Red Hook

Fort Defiance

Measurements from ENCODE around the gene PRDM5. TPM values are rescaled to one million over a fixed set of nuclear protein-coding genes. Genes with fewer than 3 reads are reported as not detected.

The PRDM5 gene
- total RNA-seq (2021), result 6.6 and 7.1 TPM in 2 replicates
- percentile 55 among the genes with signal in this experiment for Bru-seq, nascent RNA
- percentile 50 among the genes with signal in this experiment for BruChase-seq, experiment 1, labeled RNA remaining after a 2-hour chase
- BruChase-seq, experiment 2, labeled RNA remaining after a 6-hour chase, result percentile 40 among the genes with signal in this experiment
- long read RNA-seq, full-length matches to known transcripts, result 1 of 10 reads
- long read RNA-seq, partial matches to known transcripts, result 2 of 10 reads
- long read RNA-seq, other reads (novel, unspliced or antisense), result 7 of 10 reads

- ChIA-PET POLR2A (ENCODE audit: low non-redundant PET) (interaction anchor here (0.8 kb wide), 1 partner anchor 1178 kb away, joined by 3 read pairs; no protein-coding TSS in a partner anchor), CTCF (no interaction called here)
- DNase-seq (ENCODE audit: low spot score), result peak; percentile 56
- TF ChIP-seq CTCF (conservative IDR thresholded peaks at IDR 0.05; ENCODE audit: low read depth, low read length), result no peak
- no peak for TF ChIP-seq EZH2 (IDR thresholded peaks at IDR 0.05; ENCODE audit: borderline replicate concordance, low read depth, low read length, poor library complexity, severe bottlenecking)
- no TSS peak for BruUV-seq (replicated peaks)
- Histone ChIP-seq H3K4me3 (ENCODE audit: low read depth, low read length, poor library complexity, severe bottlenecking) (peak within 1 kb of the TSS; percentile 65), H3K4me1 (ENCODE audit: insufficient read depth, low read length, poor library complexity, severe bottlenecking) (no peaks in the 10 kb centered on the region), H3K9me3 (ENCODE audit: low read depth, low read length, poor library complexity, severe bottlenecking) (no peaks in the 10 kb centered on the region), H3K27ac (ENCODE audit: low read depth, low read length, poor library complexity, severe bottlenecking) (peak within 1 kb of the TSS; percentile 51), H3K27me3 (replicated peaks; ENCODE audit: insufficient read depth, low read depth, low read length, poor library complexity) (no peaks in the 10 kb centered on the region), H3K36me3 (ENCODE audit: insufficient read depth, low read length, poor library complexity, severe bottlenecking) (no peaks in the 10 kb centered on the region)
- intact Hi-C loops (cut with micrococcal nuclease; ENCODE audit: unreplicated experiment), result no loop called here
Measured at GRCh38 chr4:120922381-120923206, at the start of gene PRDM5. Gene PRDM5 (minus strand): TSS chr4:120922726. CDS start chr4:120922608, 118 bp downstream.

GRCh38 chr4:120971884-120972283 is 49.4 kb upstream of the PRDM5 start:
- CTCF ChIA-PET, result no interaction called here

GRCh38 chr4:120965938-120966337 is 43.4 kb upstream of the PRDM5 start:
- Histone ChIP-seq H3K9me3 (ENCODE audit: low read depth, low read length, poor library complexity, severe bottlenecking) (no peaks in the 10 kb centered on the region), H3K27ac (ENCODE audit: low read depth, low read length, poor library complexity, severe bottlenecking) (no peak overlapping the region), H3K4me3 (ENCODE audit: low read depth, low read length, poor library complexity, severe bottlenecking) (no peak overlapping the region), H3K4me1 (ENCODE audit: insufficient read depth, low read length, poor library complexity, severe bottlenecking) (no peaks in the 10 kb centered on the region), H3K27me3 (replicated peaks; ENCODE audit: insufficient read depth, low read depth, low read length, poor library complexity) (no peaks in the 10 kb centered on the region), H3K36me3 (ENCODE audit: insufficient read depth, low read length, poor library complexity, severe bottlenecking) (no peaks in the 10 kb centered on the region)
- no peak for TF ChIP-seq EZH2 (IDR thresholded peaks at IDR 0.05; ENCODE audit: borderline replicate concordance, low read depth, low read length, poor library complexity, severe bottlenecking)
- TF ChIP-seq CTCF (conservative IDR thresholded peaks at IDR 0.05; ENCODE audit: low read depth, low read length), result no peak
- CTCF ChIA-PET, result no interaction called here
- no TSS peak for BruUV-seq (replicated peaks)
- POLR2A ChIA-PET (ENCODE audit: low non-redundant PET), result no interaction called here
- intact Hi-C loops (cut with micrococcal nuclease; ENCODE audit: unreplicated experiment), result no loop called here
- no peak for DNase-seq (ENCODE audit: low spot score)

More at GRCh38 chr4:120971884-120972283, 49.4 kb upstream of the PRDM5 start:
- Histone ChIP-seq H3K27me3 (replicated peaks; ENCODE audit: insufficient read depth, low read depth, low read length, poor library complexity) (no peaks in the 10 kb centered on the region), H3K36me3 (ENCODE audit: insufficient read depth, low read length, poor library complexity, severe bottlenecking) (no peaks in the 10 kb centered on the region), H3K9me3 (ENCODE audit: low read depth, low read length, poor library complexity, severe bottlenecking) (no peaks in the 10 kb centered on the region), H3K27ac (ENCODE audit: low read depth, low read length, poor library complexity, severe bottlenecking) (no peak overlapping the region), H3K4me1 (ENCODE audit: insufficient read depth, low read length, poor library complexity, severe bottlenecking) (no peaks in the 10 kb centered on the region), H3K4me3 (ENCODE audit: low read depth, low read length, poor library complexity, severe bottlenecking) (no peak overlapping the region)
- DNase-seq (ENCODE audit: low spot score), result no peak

If the notion of New York bar food keeps changing, it’s because New York bars do, too. Take, for instance, Fort Defiance, the multihyphenated café–bar–soda fountain–home away from home in Red Hook. It’s not that the place, named for a Revolutionary War fort, has an identity crisis. Modest and inviting, with a smattering of tables and front windows flung open to the street, it seems most of all to want to be a neighborhood social center, and it provides the food and drink to facilitate that role at any hour. At 10 am, that means Counter Culture coffee individually ground and brewed on a drip bar and ham, egg, and jalapeno jam served on cheddar biscuits. At lunch, there’s a short sandwich and salad menu, plus homemade sodas starring a bracingly fizzy house-carbonated seltzer that the blackboard menu justifiably touts as “the best in Brooklyn.” At night, despite the presence of a full dinner menu, the place tends to be treated like a bar, thanks to the high quality of the drinks and the pedigree of the owner and bartender, St. John Frizell, who honed his craft at Pegu Club and the Good Fork. For simple nibbles, try the creamy deviled eggs. Cheese and meat plates are well sourced (La Quercia Iowa prosciutto, Coupole from Saxelby Cheesemongers) and served with practically half a loaf of bread, as is the chicken liver pâté. The café-bar-what-have-you model serves the neighborhood, and its quotidian appetites, quite nicely. — Rob Patronite and Robin Raisfeld

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